Here I cloned a repository hosted at Chiselapp and used a username and password I have so that the clone has the ability to push changes back to the copy at Chiselapp. We’ll use that in the next session.
You don’t have to push at all (useful if cloning something like the official fossil sources where you likely don’t have permission) or even sync at all, of course.
Configuring timely autosync
For some projects, simply having a copy outside the building is sufficient. Developer changes will get pushed to the exterior copy as long as
fossil remote-url points to the external copy, and
fossil set autosync is on. Multiple developers can share that single copy, using
fossil update to keep their local copy and work space up to date.
But sometimes you want to keep more than one external copy, or to mirror a project from elsewhere. To do that best, you need the exterior copy to also synchronize with one (or more, but that is more advanced) other repositories hosted even further away.
The easy way is to arrange to run
fossil all sync occasionally from your hosting account user, and that is exactly the kind of thing a cron job is designed to do. The easiest way to get the arcane syntax of a cron job right is to let the DH control panel do the work for you.
Log in to your DH control panel, then find “Cron Jobs” in the left menu bar under “Goodies”. Click “Add a Cron Job”, then fill out the form.
If you have multiple hosted sites using separate users (the recommended way to do it) be sure to pick the right user from the list of users. Note that only “shell users” are listed. You had to have a shell user to get this far, of course.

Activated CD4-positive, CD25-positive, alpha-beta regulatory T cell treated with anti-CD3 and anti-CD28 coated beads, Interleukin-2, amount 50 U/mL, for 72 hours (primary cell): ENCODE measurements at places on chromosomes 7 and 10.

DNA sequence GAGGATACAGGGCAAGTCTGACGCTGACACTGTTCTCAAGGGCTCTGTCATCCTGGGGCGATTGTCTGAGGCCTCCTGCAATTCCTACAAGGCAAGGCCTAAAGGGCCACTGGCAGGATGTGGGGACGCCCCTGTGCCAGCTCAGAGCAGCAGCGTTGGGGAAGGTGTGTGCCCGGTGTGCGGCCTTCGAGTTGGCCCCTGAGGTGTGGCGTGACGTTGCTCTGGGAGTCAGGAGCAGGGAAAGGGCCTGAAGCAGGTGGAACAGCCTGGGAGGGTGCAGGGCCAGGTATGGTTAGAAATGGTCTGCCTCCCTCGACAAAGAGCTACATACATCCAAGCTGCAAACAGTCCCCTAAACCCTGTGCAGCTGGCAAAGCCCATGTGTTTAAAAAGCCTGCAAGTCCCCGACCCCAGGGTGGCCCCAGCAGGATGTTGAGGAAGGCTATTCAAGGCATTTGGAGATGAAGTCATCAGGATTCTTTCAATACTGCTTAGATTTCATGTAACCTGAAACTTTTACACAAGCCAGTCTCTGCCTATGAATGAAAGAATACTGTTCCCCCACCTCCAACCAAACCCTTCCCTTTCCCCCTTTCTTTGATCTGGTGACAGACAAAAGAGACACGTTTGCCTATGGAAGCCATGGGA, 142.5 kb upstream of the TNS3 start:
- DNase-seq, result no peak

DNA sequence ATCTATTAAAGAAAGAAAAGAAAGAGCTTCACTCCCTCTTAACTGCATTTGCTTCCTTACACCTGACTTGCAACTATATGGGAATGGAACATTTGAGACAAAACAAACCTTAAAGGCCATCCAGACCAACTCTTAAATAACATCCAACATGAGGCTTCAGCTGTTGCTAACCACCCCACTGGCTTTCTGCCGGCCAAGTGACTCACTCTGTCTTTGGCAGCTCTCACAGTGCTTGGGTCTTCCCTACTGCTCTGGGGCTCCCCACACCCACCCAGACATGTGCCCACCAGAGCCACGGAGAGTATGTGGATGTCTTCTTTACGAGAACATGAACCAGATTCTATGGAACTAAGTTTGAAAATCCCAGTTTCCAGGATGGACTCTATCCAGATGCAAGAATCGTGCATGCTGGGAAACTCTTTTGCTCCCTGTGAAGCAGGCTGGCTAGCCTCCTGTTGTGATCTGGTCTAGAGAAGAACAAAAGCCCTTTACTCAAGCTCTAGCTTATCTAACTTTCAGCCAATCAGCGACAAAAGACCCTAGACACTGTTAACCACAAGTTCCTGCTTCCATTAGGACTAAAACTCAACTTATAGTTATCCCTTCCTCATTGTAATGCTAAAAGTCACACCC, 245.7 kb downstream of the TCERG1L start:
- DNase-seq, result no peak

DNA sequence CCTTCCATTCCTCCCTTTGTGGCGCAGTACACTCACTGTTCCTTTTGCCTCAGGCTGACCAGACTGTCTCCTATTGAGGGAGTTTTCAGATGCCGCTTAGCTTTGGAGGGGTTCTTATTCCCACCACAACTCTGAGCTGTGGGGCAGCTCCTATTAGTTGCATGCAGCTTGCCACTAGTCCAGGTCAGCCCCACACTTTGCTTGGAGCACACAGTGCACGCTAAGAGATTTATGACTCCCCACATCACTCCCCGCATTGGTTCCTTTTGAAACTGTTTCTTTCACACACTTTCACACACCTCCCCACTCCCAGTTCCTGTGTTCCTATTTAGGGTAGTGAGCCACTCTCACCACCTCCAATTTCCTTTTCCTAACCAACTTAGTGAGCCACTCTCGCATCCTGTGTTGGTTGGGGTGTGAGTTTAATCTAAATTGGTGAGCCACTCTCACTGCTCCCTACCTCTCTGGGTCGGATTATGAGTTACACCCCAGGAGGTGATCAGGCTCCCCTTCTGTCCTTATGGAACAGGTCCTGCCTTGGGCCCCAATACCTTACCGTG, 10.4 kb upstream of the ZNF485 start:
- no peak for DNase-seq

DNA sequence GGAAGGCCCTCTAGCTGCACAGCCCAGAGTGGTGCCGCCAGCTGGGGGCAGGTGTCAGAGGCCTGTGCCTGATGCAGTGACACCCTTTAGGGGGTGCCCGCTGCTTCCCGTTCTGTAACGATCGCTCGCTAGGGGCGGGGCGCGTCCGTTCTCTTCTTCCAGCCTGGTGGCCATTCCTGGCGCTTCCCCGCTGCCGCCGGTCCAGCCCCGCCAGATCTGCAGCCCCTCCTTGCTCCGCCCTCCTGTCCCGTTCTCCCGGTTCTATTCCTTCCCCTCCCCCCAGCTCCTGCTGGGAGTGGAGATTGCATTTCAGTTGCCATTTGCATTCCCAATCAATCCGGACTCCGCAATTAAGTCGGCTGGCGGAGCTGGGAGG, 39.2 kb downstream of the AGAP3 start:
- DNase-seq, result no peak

Type something friendly in the Title box. This will show in the control panel’s list of cron jobs.
The command I use is
~/bin/fossil all sync >sync.log 2>&1 which keeps a copy of the most recent output from the sync, overwriting it each time the job runs. There are other ways to do it if you want to be more careful about logging, or get errors by email, or more. That is really the topic of a lifetime of playing with shell scripts, and won’t fit into this paragraph.
The only other option I changed in the form is to set “When to run” to “Custom”, then pick “Every 10 Minutes” from the Minutes box. That is the easiest way to get a job that runs every 10, minutes every day, all day.
You can verify that your job is running by looking for the file
sync.log to appear, and check its content to make sure it contains no errors.
For the two repositories listed in this post, the output will show some transactions with Chiselapp, and simply list
example.fossil as synced because it has no remote URL to sync with.
Note that this technique depends on fossil’s internally maintained list of repositories. The advantage of this is that list will be extended as you add new repositories by cloning or by syncing them manually the first time. The disadvantage is that the list itself is difficult to observe from outside the command prompt. The list of repositories known to
fossil all can be seen with the command
fossil all ls.
[aardwolf]$ ~/bin/fossil all ls /home/XXX/publicrepo/dotfonter.fossil /home/XXX/publicrepo/example.fossil [aardwolf]$
It might be wise to use a shell script that explicitly lists the repositories to be synced as a sequence of
fossil sync -R ... commands instead.
I like and use fossil, and wanted to try hosting a repository at DreamHost. This article describes what I did to try that experiment.
You can see these repositories in action at our demo site.
Watch for more posts about parking fossil on DreamHost as I find new tricks to talk about.
If you have a project involving embedded systems, micro-controllers, electronics design, audio, video, or more we can help. Check out our main site and call or email us with your needs. No project is too small!
+1 626 303-1602
Cheshire Engineering Corp.
710 S Myrtle Ave, #315
Monrovia, CA 91016